Millennials and Delayed Homeownership: Student Loans or Other Priorities?

by Nena Perry-Brown

Millennials and Delayed Homeownership: Student Loans or Other Priorities?: Figure 1

There has been a lot of speculation about why millennials haven’t been willing or able to enter the housing market, with many signs pointing to the lingering impacts of the 2008 nationwide recession.

Now, ApartmentList has released an analysis on the impact of student loan debt on millennial homeownership. Among their findings was that regardless of whether college-educated millennials are carrying student loan debt or not, this demographic is more focused on discretionary spending than saving for a down payment.

At their current savings rates, it will take college-educated millennials with student loans ten years to save up for a 20 percent down payment. That period of time is cut in half for those with college degrees and no student debt. Millennials without college debt are also much more likely to receive assistance from family or friends to make a down payment than those with student loans.

The report found that millennials who are not college graduates would need at least 15 years to save for a down payment — 19.3 years if attempting to purchase a home in DC.

Nationwide, 58 percent of millennials with college degrees are repaying an average of $410 toward their student loans every month. In DC, 52 percent of millennials with college degrees also have student loans in repayment, and nearly half pay at least $300 each month.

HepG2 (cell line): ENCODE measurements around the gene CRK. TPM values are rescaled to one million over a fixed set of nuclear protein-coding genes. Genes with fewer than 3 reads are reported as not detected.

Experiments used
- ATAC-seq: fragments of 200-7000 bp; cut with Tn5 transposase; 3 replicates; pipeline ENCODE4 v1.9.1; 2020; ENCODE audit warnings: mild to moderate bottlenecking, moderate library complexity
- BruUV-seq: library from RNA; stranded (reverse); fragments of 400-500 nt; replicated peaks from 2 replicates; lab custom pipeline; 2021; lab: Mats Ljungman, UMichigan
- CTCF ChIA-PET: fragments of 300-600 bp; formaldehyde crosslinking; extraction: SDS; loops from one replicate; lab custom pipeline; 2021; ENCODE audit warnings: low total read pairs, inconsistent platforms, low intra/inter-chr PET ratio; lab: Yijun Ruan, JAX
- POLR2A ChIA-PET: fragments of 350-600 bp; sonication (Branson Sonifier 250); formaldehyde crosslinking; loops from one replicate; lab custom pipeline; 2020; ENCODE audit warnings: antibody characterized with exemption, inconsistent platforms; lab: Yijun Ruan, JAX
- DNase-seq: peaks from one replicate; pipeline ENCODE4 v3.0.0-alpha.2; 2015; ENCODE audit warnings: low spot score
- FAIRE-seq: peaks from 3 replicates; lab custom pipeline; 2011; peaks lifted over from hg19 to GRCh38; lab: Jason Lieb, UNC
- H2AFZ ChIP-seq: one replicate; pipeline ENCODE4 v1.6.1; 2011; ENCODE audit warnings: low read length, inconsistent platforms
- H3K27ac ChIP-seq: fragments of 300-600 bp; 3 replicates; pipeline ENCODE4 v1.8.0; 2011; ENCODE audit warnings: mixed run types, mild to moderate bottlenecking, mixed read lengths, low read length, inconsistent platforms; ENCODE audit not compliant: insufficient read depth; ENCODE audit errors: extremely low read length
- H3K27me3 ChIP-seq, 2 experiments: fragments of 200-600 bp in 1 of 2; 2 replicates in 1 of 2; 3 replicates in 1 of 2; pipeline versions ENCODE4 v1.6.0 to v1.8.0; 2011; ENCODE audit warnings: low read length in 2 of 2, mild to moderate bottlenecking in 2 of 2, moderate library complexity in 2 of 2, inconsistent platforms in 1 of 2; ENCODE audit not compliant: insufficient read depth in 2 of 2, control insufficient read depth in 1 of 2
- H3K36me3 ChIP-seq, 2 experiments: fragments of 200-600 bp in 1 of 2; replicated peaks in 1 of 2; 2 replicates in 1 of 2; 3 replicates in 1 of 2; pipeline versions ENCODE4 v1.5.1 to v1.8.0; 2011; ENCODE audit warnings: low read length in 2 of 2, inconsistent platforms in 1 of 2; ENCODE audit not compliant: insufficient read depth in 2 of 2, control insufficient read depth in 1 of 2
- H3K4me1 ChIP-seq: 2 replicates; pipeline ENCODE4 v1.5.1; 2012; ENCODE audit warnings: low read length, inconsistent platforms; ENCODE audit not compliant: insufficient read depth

As for saving, college graduates without student loan debt put $320 of their monthly income toward a down payment, $90 more than graduates with student loans. While it follows that college graduates would be able to save significantly more if loan debt was out of the picture, college grads with or without debt spend comparable portions of income on activities like travel, shopping and dining out.

This article originally published at http://dc.urbanturf.com/articles/blog/millennials_and_delayed_homeownership_student_loans_or_other_priorities/11264


  1. jess wilkie said at 1:09 am on Tuesday May 24, 2016:
    My last two clients have been millennials pretty fresh out of school. Student loan debt was an issue and almost deal-killer for both of them on their financing. This issue is echoed with the attendees of my buy-vs-rent seminars. The crisis is real and these young adults have a pretty tough obstacle to overcome with student debt.
  1. Logan said at 3:45 pm on Tuesday May 24, 2016:
    Student loan debt is a problem for many, for sure, but can we stop pretending buying a home is a "must" and that taking on a mortgage means you are a successful person. There is nothing wrong with renting. Especially as a millennial in your 20s. I'm nearly 40 and just bought for the first time. Live cheaply, have roommates and make larger payments on student loans than what is required. It is possible even with a lot of student loan debt to get it paid off with discipline. Without the discipline, I'm not sure someone should be taking on a mortgage in the first place. Despite what some promise you, things are not free.
  1. throwsatfeet said at 6:34 pm on Tuesday May 24, 2016:
    Student loans aren't the problem, it's the savings rate. Spending 40% of your take home pay on a luxury apartment and another 50% at bars and restaurants doesn't make a lot of sense. What's the point of working in an office 50-60 hours per week if you aren't saving any money? They'd be better off living with Mom and Dad and working part time jobs.

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